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Child Exploitation

Oregon businessman sentenced to 15 years in prison on child pornography charges

EUGENE, Ore. - The owner of a computer repair shop in Coos Bay, Ore., was sentenced Friday to 15 years in prison on child pornography charges, following an investigation by U.S. Immigration and Customs Enforcement's (ICE) Homeland Security Investigations (HSI).

Jeffery Lew McCadden, 52, of Lakeside, Ore., pleaded guilty to five counts of distributing child pornography, two counts of receiving child pornography, and one count possession of child pornography. He was also ordered to serve a lifetime term of supervised release upon completion of his prison term.

McCadden came to the attention of HSI agents after he was encountered online trading child pornography in chat rooms geared toward individuals with an interest in sex and preteen girls. He would describe his fantasies of molesting 7 and 8-year-old girls and detail his molestation of a fictitious toddler he claimed was his niece.

Between July 2007 and May 2008, McCadden sent undercover HSI agents images of children being sexually abused. He hoped to receive similar images in return.

In March 2008, a federal search warrant was executed in Albany, N.Y., at the home of a convicted sex offender in an unrelated case. Investigators discovered "chat logs" on the sex offender's computer showing he had communicated with McCadden and exchanged more than 200 images of child pornography.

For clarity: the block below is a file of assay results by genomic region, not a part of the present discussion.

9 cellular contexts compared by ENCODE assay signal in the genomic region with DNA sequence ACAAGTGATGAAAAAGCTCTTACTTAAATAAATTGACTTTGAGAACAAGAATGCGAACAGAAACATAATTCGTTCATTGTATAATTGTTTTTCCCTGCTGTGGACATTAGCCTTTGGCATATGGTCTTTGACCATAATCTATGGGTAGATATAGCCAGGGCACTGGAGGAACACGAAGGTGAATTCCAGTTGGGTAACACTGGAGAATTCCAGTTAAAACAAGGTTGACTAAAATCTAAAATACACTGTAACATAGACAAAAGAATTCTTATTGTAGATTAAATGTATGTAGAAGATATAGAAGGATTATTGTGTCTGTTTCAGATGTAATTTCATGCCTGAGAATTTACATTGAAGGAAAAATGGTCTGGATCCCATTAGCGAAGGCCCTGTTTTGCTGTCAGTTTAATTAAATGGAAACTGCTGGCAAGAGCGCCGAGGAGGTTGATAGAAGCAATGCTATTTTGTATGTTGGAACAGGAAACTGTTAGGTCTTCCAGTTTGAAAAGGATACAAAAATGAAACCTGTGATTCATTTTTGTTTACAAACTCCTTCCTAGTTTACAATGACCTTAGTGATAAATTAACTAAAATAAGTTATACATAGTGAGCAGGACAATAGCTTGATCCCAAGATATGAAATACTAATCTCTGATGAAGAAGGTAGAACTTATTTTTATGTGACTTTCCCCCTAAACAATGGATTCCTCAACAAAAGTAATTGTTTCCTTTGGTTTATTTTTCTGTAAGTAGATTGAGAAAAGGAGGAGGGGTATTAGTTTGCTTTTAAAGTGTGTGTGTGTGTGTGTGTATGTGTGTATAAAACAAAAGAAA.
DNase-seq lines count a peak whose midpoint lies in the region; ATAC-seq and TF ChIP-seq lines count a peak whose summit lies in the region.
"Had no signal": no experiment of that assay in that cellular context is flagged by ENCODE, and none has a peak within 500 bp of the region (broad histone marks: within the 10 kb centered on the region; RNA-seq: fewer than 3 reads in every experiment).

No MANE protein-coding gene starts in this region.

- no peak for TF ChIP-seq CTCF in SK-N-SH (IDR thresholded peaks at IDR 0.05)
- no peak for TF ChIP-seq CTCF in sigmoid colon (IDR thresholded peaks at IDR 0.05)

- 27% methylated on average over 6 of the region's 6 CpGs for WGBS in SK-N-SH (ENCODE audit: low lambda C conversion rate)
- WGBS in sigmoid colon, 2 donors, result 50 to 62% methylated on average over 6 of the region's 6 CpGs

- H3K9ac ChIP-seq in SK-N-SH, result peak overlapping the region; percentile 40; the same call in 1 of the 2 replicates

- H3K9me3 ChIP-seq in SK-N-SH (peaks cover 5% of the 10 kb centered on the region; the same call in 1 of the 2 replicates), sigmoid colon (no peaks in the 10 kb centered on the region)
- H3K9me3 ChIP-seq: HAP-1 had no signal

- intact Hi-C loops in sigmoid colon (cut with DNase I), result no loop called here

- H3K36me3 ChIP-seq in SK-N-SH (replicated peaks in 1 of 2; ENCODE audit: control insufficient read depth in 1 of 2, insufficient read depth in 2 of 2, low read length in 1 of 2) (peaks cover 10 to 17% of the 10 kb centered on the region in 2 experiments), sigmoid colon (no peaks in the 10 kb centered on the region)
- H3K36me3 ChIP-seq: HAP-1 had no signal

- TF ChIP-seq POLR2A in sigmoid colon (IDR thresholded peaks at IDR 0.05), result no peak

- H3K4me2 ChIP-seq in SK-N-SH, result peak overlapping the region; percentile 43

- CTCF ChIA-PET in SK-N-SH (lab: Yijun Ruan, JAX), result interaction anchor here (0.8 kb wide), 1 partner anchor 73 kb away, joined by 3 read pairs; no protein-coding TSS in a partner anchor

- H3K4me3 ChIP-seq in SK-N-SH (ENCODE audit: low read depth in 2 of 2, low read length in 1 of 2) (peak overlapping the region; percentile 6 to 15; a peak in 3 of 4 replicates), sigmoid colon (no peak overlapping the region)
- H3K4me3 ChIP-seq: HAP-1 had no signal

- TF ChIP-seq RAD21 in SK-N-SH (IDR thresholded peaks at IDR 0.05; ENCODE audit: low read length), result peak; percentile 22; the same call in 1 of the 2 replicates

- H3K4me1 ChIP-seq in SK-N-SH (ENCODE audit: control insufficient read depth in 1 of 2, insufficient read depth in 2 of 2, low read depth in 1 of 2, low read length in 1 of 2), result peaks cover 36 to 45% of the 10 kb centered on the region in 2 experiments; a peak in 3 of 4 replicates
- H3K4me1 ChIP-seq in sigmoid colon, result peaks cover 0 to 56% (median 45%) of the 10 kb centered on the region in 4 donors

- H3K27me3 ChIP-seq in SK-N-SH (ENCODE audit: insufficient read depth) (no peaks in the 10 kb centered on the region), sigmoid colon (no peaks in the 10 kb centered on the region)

In September 2008, ICE agents executed search warrants at McCadden's home and at his computer repair business, Gamer's Galaxy. Investigators seized multiple computers from the business, which were later found to contain more than 4,700 images and 140 videos of children - including infants and toddlers - being molested and raped.

"While there is no way to undo the atrocious crimes committed against these innocent children, it is a relief that the defendant is no longer in a position to carry out his criminal acts," said Leigh Winchell, special agent in charge who oversees ICE HSI in Oregon. "We will continue to dedicate our resources to track down child predators wherever they are and bring them to justice."

In addition to his prison sentence, U.S. District Court Judge Ann Aiken ordered McCadden to pay $106,000 in restitution to the victims depicted in the images and videos found on his computers. He also will be required to pay an additional $20,000 to the National Center for Missing and Exploited Children.

While on supervised release, McCadden must abide by a number of conditions, including restrictions on his access to computers, electronic devices, and the Internet. He will also be prohibited from residing or being within 100 yards of places where children congregate.

This investigation was part of Operation Predator, a nationwide ICE initiative to protect children from sexual predators, including those who travel overseas for sex with minors, Internet child pornographers, criminal alien sex offenders, and child sex traffickers. ICE encourages the public to report suspected child predators and any suspicious activity through its toll-free hotline at 1-866-DHS-2ICE. This hotline is staffed around the clock by investigators.

Suspected child sexual exploitation or missing children may be reported to the National Center for Missing and Exploited Children, an Operation Predator partner, at 1-800-843-5678 or http://www.cybertipline.com.